Through a partnership between the U.S Department of Agriculture and 1890 Historically Black Land-Grant Universities, the USDA 1890 National Scholars Program was set up in 1992. The program was set up to bring more students into agriculture, food, natural resources, and human sciences.
Each year, up to 36 awards that range from $20,000 to $60,000 are offered to high school seniors entering their freshman year of college. These freshmen are students who will be attending one of the nineteen 1890 historically black land-grant colleges and universities across the United States.
The fully-funded scholarship runs for up to four years and covers tuition, books, room and board, and other fees.
Key Information of USDA 1890 National Scholars Program
Area of Study
- Food Science
Country of Study
- Alabama A&M University
- Alcorn State University
- Central State University, Ohio
- Delaware State University
- Florida A&M University
- Fort Valley State University, Georgia
- Kentucky State University
- Langston University, Oklahoma
- Lincoln University, Missouri
- North Carolina A&T State University
- Prairie View A&M University, Texas
- South Carolina State University
- Southern University, Louisiana
- Tennessee State University
- Tuskegee University, Alabama
- University of Arkansas Pine Bluff
- University of Maryland Eastern Shore
- Virginia State University
- West Virginia State University
Intended Level of Study
Number of Awards
USDA 1890 National Scholars Program Timeline
Application opening date
Application for the USDA 1890 National Scholars Program in November.
February 15, 2023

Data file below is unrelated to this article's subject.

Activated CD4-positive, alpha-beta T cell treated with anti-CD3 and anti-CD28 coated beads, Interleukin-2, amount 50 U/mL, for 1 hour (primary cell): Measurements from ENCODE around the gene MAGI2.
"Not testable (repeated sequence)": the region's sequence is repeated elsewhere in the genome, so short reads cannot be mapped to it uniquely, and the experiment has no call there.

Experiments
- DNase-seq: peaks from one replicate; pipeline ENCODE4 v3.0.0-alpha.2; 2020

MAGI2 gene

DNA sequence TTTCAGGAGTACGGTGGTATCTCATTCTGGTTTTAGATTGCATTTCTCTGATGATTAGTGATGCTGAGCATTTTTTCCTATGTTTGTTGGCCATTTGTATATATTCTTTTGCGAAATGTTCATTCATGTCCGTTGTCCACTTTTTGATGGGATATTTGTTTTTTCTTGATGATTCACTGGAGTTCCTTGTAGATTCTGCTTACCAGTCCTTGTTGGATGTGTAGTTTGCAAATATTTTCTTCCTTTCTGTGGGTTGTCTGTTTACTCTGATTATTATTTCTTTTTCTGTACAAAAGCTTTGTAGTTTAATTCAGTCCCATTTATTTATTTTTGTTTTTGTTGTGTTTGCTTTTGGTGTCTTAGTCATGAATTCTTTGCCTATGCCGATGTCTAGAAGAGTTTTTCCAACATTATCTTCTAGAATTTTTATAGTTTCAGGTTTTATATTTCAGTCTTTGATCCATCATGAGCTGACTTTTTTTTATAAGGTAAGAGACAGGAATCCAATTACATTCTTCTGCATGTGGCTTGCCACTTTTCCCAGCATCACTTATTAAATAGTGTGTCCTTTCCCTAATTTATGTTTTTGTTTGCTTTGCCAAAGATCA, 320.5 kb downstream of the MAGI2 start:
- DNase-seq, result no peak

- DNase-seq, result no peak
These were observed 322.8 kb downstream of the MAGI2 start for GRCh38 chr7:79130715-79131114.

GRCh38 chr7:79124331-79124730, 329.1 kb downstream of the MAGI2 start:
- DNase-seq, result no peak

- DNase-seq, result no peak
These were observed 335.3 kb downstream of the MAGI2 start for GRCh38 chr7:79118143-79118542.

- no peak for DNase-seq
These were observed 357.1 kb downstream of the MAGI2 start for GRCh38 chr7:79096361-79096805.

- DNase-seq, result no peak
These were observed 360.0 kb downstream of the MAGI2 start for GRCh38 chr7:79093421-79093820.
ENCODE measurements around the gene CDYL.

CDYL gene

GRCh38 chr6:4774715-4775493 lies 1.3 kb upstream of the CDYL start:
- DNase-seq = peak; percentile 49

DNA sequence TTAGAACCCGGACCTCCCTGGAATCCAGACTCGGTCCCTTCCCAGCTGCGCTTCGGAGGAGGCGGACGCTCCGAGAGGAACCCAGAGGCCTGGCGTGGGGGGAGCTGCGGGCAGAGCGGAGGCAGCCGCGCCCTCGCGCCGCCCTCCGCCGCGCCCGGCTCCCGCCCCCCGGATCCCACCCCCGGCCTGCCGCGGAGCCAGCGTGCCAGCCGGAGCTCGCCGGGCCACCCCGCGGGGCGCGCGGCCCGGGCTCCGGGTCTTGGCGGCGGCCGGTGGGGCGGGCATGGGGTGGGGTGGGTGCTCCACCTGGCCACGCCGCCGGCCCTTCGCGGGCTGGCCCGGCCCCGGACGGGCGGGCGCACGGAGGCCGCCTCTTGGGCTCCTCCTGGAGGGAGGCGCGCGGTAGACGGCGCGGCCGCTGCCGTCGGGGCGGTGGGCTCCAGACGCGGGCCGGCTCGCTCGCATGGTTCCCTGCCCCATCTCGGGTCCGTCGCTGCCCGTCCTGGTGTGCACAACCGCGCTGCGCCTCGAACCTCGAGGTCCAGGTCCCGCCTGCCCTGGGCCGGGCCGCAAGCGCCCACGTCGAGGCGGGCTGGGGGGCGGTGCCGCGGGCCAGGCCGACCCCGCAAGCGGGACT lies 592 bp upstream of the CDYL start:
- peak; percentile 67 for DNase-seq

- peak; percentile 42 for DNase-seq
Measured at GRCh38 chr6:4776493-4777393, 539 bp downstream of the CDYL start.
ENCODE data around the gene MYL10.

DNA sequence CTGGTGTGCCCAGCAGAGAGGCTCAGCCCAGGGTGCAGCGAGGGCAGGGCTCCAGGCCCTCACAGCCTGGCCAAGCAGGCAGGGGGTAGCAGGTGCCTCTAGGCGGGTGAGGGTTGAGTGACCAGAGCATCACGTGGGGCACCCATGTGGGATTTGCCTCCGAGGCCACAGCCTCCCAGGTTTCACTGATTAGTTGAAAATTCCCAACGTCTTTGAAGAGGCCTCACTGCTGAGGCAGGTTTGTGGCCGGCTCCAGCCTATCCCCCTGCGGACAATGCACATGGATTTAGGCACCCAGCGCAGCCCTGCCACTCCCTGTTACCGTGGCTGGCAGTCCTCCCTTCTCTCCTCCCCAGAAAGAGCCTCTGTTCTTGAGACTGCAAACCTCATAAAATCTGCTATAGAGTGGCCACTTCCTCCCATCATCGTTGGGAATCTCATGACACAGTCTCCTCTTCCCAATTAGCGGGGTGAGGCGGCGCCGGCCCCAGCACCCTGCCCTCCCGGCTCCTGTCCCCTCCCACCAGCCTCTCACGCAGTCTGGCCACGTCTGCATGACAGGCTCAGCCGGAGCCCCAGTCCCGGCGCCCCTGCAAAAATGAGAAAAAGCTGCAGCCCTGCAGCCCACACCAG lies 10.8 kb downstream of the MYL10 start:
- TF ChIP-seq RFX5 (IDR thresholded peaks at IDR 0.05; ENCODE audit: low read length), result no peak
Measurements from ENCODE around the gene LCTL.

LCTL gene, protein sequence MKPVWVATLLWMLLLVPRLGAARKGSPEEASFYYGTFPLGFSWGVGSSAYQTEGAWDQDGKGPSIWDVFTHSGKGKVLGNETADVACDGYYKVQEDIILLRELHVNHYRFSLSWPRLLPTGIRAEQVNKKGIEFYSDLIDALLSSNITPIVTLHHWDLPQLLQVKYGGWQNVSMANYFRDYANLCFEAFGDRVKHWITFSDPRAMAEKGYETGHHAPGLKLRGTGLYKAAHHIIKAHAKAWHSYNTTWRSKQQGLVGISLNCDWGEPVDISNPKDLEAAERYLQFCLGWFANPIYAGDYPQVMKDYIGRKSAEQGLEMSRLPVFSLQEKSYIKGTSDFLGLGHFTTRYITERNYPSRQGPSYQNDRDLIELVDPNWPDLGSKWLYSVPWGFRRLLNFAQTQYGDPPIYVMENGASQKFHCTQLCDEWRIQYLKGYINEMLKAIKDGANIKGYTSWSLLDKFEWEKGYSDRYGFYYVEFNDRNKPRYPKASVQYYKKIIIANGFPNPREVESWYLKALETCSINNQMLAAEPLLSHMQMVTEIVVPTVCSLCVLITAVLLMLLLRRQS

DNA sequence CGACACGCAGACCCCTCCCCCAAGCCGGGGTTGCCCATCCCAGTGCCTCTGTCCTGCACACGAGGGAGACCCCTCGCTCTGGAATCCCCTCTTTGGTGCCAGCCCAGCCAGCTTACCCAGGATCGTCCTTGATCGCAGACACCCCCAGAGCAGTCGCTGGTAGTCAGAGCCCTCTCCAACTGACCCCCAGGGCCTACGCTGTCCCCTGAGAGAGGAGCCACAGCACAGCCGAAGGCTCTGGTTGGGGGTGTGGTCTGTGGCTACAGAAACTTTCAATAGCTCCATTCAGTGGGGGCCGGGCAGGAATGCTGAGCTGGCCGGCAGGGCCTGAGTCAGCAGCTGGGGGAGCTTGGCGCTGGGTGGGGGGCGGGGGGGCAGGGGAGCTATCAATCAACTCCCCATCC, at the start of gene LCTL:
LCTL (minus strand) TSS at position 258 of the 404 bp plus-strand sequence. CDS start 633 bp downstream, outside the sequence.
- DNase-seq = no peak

The deadline for the submission of applications is February the following year.
February 28, 2023
Award announcement date
The names of successful candidates will be announced by the end of February.
To be eligible to apply, applicants must meet the following criteria.
- Eligible Grade: Undergraduate
- Age: 17 – 21
- Required GPA: 3
- Geographic Eligibility: United States
- Gender: Any
- Race/Ethnicity: Any
Here’s what you need to submits besides your application.
- Present Work Experiences
- Standardized Test Scores
- Grade transcript
- Recommendation letters
How to ace the USDA 1890 National Scholars Program
Possess and maintain high academic records
To stand a chance of winning the USDA 1890 National Scholars award, you should possess high academic records. While a minimum high school GPA of 3.0 is required, you should aim to have a higher GPA. Make sure that you have more than 1080 SAT scores (verbal and math combined) or more than 21 ACT scores. Study very hard to maintain outstanding academic records as it will qualify you to renew the scholarship every year until graduation.
Highlight your participation in your school
When writing your essay, mention areas where you showed leadership and volunteer work in your school and/or community. You may also include your present work experiences aside from volunteering if you have any. If you have not shown leadership or participated in community service, you may consider taking up a leadership role and offering volunteer services. You should only do this when you have a few years left before planning to apply for the USDA 1890 National Scholars Program.